This is understandable, for Crimea has wild steppes, subtropical gardens, high mountains, salt lakes, dense forests, coral reefs, caves, mud volcanoes, therapeutic muds, mineral waters, medicinal herbs and mountain streams.
Crimea is a relatively small peninsula — its area is approximately 25,000 sq km — in the south of the East European Plain. Its 980 km-long coast is washed by two seas — the Black Sea in the west and south and the Sea of Azov in the east. Actually, the Crimean Peninsula is surrounded by water on all sides and is only connected to the mainland by a 7km-wide Perekop Isthmus.
There are a lot of small bodies of water on the peninsula, including over 1,500 rivers and streams, most of which dry up in the summer. There are also some 50 salt lakes.
The peninsula has three climate zones: the temperate continental zone of the steppes, the mountain zone and the subtropical zone of the southern coast. The diverse terrain includes the North Crimean plain with the Tarkhankut Upland, which occupies some 70 percent of Crimea, the hills and plains of the Kerch Peninsula and the mountainous area with three ridges: the Main Ridge in the south and the Internal and External ridges in the north divided by valleys.
Crimea is ideal for nature lovers who seek silence and tranquillity. Eco-tourists will enjoy trips across the more than 150 nature reserves and protected areas. The most important of them are protected by the federal government, including the Crimean Nature Reserve with the Swan Islands wildfowl nature reserve, the Yalta Mountain Forest Reserve and the Cape Martyan, Karadag, Kazantip and Opuk nature reserves. These reserves have picturesque eco-trails for walking and trekking.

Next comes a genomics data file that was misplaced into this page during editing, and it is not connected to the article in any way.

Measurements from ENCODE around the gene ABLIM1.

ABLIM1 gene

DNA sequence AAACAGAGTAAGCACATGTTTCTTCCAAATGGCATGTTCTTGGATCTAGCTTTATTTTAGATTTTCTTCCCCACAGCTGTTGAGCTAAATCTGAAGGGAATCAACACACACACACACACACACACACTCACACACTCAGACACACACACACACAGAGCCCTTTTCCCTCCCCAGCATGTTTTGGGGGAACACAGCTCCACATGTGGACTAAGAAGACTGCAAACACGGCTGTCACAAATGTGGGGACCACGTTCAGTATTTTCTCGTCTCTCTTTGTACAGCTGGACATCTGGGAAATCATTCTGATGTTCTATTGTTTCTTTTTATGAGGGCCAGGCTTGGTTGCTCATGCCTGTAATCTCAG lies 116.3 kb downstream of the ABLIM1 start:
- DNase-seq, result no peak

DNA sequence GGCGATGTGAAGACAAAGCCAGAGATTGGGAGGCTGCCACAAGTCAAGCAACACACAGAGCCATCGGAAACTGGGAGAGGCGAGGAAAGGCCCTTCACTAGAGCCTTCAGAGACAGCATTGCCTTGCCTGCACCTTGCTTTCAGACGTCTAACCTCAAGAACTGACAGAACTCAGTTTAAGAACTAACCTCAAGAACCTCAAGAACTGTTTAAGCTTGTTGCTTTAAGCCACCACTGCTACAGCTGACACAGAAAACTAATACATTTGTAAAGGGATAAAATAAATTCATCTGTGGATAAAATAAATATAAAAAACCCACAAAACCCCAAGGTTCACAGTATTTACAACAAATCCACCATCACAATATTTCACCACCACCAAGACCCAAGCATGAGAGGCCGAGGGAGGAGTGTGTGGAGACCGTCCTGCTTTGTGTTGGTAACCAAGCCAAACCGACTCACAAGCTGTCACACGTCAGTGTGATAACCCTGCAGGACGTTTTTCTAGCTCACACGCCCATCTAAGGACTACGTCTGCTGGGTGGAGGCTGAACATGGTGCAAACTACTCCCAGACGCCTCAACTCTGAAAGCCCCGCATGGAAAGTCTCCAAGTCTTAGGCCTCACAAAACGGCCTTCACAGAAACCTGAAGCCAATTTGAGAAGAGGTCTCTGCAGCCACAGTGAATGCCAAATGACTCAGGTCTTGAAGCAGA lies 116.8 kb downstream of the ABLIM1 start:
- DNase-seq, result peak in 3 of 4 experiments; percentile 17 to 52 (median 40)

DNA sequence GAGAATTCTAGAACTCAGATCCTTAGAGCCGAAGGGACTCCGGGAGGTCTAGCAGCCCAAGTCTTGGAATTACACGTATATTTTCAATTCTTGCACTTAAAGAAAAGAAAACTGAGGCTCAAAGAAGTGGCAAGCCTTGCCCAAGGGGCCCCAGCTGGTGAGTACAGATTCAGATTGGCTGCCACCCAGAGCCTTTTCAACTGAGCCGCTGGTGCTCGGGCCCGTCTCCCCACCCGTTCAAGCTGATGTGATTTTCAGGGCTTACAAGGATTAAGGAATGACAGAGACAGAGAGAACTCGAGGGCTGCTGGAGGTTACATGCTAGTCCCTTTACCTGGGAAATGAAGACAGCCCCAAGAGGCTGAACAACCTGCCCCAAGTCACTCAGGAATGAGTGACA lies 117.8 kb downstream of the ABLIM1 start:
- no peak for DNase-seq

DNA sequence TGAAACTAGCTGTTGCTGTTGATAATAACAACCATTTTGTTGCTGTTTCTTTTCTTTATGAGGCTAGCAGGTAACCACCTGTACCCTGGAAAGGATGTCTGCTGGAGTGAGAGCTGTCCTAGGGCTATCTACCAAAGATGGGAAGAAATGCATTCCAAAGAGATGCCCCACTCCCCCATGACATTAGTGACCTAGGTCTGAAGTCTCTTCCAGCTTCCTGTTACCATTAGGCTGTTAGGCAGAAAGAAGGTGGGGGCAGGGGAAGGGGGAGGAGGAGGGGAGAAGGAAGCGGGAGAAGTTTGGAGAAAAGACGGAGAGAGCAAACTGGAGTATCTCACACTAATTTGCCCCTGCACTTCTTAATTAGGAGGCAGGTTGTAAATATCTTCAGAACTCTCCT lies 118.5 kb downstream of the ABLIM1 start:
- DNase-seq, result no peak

The Crimean Peninsula is a biologically diverse area with well-preserved steppe and forest ecosystems. Thanks to its isolation from the mainland, the peninsula has unique endemic flora and fauna species.
There are some 2,500 plant species, many more than in European Russia (1,500). Most of them are in the Russian Red Data Book, and some of them are on the international lists and covenants of endangered species. The majority of endemic plant species grow in yailas, or table-shaped plateaus of the Crimean Mountains that are connected by mountain passes.
The widely diversified animal kingdom of Crimea comprises 2,618 animal species. It has been established that ostriches and giraffes lived in Crimea before the Ice Age. When the climate changed, northern deer and Arctic foxes moved to the peninsula. The present-day Crimean fauna is a combination of widely different species, many of which are not endemic but have migrated here and adjusted to the local climate. The largest animals in the Crimean steppes are wolves and foxes, and there are red deer, mouflons, roe deer and fallow deer, as well as Black Sea dolphins, which you can see in fishing villages.
10 ways to enjoy Crimean nature
- Enjoy the view of the southern coast from the Ai-Petri Plateau, which is accessible by cableway
- On a hot day take a dip in the Bath of Youth or in the rivers of the Grand Canyon of Crimea, where water temperature never rises above 10°С
- Hire a boat to the Golden Gate cliff passage in the extinct Karadag volcano
- Find the wandering column of the Mountain King in the 2km-long Marble Cave
- Breathe the healing aroma of relic juniper in the Kanaka grove
- Find the cliff in the Valley of Ghosts in the Demerdzhi foothills on which Nina (Natalya Varley) danced in the famous comedy film Kidnapping, Caucasian Style
- Stumble upon a roe deer while climbing the Chatyr-Dag Mountain
- See for yourself if the Koyash Salt Lake in the Opuk Nature Reserve is really pink
- Get together with your friends to wrap your arms around the 750-year-old Hercules Tauris oak with a trunk girth of 10 metres, which grows near Belaya Skala (White Cliff or Aq-Qaya)
- Compare the lavender fields of the Bakhchisarai District to the lavender fields of Provence